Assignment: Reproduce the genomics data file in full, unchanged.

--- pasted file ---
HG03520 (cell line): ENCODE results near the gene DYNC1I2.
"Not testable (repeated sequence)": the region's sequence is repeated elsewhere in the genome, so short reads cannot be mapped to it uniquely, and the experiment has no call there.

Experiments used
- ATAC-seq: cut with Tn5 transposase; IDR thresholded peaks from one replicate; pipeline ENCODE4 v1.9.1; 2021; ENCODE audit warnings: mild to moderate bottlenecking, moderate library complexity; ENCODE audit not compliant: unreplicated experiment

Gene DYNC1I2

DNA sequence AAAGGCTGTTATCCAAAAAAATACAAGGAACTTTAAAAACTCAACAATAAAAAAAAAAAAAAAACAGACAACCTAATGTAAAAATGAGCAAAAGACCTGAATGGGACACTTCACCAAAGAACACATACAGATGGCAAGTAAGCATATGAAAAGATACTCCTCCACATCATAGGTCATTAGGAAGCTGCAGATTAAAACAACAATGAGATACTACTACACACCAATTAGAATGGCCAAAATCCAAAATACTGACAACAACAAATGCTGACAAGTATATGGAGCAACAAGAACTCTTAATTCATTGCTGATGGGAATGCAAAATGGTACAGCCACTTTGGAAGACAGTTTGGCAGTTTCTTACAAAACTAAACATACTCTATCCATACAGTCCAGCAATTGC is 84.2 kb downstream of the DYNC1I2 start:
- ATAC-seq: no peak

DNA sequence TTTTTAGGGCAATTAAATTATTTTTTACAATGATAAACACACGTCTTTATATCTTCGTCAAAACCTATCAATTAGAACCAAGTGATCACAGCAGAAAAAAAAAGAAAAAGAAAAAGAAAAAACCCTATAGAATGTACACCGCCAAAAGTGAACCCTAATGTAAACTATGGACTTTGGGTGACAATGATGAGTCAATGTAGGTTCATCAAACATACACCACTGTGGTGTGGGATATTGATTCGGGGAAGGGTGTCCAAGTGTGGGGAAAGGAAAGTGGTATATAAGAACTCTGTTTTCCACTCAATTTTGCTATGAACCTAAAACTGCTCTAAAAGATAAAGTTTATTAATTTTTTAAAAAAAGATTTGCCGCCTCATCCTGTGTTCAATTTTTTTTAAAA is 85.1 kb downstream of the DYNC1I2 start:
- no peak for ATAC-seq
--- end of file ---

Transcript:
HG03520 (cell line): ENCODE results near the gene DYNC1I2.
"Not testable (repeated sequence)": the region's sequence is repeated elsewhere in the genome, so short reads cannot be mapped to it uniquely, and the experiment has no call there.

Experiments used
- ATAC-seq: cut with Tn5 transposase; IDR thresholded peaks from one replicate; pipeline ENCODE4 v1.9.1; 2021; ENCODE audit warnings: mild to moderate bottlenecking, moderate library complexity; ENCODE audit not compliant: unreplicated experiment

Gene DYNC1I2

DNA sequence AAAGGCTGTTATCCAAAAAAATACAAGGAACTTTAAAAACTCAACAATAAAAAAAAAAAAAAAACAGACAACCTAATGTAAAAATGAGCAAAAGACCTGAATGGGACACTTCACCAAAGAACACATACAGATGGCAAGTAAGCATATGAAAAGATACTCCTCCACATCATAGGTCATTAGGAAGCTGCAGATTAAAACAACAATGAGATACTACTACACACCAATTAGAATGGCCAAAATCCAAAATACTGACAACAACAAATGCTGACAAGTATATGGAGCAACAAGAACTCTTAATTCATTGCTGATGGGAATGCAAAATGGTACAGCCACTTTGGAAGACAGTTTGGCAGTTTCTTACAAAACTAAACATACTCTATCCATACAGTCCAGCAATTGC is 84.2 kb downstream of the DYNC1I2 start:
- ATAC-seq: no peak

DNA sequence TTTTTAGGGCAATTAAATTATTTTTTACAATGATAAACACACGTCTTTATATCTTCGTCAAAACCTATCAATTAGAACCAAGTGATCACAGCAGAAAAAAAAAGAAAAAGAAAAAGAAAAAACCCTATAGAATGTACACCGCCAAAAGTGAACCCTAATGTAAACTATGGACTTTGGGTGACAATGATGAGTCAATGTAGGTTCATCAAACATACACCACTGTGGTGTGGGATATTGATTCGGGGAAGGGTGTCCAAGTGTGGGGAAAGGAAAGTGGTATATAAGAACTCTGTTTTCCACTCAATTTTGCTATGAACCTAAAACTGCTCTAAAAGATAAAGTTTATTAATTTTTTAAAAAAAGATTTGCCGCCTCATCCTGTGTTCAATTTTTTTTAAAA is 85.1 kb downstream of the DYNC1I2 start:
- no peak for ATAC-seq